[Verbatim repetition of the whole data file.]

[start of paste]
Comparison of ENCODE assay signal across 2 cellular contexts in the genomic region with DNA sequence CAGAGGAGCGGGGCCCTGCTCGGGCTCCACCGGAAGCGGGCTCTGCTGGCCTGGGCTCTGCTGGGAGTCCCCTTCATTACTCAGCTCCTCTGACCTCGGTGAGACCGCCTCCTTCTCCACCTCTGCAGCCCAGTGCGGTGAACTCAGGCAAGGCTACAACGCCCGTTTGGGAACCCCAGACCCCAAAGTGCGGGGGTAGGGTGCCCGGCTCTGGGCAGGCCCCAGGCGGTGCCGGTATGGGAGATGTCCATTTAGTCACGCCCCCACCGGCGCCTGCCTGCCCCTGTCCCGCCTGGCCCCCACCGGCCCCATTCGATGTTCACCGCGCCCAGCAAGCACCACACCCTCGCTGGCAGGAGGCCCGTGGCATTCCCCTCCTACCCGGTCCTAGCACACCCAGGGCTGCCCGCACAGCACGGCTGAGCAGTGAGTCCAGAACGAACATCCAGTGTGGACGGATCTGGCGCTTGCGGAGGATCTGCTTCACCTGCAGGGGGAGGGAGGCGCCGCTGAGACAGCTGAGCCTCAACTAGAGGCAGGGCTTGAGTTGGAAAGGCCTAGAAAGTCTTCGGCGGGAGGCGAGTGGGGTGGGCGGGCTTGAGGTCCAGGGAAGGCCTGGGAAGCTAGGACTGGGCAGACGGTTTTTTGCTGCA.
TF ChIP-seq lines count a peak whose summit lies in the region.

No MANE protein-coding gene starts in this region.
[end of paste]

Comparison of ENCODE assay signal across 2 cellular contexts in the genomic region with DNA sequence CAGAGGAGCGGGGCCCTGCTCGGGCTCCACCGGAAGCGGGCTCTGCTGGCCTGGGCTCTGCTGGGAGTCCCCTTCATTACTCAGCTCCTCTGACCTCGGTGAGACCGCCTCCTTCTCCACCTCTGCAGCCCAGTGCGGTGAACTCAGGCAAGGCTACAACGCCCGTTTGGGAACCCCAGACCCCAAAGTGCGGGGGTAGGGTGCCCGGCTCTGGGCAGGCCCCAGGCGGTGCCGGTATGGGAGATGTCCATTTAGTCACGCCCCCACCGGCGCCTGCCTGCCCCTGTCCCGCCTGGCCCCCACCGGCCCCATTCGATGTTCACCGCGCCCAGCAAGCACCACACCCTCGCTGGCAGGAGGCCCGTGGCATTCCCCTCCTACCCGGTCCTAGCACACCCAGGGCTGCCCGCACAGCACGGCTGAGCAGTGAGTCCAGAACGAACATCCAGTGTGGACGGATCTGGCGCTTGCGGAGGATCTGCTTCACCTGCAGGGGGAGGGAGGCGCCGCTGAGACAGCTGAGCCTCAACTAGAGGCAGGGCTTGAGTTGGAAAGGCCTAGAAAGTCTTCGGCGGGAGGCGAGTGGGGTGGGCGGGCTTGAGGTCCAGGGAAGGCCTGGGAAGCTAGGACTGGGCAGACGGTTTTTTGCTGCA.
TF ChIP-seq lines count a peak whose summit lies in the region.

No MANE protein-coding gene starts in this region.